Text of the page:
“Under the Board of Education’s new accreditation system that goes into effect this fall, schools will be rated on whether groups of students – such as students of color and students in poverty – are meeting expectations or making progress, as well as on overall achievement and growth,” Constantino said. “This is a significant change in Virginia’s accountability system and is designed to shine a light on achievement gaps and incentivize schools and divisions to narrow and, ultimately, close them.”
The overall performance of Virginia eighth graders on the 2017 national mathematics and reading tests also was little changed from 2015.
In mathematics, 40 percent of Virginia eighth graders achieved proficient or advanced scores in 2017, with 13 percent performing at the advanced level. Nationally, 33 percent of public school eighth graders achieved at the proficient level or above. Ten percent of students nationwide achieved advanced scores.
Thirty-seven percent of Virginia eighth-grade students achieved at or above the proficient level in reading, with four percent achieving advanced scores. Eighth graders in only five states – Connecticut, Massachusetts, New Hampshire, New Jersey and Vermont – and Department of Defense schools achieved at a statistically higher level.
Nationally, 35 percent of eighth graders achieved proficient or advanced reading scores, which was a two-point – but not statistically significant – improvement compared with 2015. Four percent of students tested nationwide scored at the advanced level.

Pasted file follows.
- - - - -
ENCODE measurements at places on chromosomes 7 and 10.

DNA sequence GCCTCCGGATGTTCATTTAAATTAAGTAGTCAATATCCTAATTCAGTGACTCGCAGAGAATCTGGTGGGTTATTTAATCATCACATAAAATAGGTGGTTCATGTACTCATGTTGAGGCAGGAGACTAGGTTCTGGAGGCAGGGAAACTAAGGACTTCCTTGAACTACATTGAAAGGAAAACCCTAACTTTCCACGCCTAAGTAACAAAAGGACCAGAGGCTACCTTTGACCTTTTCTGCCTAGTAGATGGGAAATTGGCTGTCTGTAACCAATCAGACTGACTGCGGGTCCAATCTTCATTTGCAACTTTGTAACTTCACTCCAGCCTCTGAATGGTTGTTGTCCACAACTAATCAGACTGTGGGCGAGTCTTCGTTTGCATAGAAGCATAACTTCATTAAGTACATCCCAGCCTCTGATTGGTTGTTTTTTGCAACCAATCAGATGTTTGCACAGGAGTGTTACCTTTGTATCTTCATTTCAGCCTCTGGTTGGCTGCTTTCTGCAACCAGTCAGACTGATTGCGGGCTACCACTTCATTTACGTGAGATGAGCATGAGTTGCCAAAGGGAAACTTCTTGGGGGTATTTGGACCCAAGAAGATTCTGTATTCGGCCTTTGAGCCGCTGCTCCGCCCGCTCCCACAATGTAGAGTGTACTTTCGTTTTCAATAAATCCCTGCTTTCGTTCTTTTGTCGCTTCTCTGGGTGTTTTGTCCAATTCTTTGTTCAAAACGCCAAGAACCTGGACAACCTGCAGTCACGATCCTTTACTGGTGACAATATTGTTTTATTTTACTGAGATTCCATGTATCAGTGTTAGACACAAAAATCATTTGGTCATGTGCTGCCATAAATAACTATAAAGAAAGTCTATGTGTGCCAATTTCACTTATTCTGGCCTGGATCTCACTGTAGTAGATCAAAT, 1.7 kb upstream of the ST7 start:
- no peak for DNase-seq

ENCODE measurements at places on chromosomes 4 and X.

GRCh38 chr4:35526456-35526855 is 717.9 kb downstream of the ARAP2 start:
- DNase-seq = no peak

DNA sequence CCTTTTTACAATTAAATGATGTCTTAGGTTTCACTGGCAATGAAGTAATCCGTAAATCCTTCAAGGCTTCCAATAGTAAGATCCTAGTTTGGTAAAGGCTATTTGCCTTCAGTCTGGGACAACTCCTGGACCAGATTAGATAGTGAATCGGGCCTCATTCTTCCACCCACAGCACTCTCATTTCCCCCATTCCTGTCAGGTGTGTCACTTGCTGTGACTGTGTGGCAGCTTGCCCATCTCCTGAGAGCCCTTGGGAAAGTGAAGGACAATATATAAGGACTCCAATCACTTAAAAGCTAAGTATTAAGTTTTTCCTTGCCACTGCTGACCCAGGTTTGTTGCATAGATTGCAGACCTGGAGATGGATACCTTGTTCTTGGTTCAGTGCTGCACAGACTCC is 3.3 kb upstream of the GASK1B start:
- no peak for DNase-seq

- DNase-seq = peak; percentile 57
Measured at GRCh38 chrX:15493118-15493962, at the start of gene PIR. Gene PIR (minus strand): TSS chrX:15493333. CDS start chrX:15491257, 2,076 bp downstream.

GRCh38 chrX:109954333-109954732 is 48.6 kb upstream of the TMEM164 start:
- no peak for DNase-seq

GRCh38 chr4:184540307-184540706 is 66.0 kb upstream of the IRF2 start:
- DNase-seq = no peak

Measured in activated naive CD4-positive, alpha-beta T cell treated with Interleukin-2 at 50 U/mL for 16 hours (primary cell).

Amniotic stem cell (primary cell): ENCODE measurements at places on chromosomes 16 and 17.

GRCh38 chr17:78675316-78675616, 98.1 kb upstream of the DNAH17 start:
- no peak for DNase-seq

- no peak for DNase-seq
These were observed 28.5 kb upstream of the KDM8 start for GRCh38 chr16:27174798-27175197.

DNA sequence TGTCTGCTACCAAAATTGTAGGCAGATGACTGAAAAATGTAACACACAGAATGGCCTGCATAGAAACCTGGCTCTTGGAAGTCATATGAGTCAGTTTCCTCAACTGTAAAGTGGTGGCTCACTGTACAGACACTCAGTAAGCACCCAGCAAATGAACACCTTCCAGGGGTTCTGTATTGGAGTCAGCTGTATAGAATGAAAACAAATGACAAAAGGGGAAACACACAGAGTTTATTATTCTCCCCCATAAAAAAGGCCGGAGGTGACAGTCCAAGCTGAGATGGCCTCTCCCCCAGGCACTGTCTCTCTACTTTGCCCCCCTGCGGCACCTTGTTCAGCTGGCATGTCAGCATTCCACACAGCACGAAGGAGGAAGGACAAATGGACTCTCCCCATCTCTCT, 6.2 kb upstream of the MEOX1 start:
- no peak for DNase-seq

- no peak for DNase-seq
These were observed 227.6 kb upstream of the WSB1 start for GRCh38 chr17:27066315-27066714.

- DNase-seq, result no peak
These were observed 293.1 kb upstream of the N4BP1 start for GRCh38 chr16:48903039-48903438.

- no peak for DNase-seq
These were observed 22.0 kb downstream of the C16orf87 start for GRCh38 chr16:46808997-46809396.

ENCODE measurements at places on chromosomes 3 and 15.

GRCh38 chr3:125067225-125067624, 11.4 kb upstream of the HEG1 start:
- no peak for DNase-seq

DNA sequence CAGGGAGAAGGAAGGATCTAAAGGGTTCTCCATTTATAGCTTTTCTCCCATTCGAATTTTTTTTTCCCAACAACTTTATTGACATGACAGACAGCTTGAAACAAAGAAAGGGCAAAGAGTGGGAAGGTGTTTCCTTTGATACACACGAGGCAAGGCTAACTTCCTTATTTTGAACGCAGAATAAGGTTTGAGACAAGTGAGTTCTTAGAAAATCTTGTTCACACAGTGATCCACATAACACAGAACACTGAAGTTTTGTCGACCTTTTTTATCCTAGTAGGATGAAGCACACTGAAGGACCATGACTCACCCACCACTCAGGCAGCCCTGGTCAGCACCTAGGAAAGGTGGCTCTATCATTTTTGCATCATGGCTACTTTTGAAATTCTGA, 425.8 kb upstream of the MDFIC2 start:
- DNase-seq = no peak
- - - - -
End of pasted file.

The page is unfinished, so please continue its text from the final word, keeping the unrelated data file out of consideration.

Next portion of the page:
The percentage of black eighth graders achieving proficient or advanced math scores increased by eight points, to 20 percent in 2017, compared with 12 percent in 2015. While this represented a significant gain for black students, the improvement did not translate into a statistically significant narrowing of the achievement gap with white students.
I am happy to see that Virginia students and educators are continuing to excel, compared to the national averages,” said Governor Ralph Northam. “We remain committed to closing the achievement gap for students of color which is a high priority for this administration. This is great news as we strive to ensure that every student in the Commonwealth is prepared with the educational foundation to enter the workforce and to be part of the 21st-century economy.”
Forty-eight percent of white eighth graders earned proficient or advanced math scores, which was statistically similar to achievement in 2015. The performance of Hispanic eighth graders on the national math test also was relatively unchanged, with 28 percent achieving at the proficient level or higher.
“Overall, we are impressed with the performance by our fourth and eighth graders, but we are particularly proud of the fourth-grade math scores. These students outperformed other fourth-graders nationwide which is a testament to their hard work and our dedicated educators throughout the Commonwealth,” said Virginia Secretary of Education Atif Qarni.
NAEP results reflect the performance of representative samples of students in each state and nationwide. The 2017 NAEP sampling of Virginia students included approximately 2,300 fourth-grade students and approximately 2,200 eighth graders.
NAEP results are not reported for school divisions or for individual schools.
-Submitted by Charles Pyle, Department of Education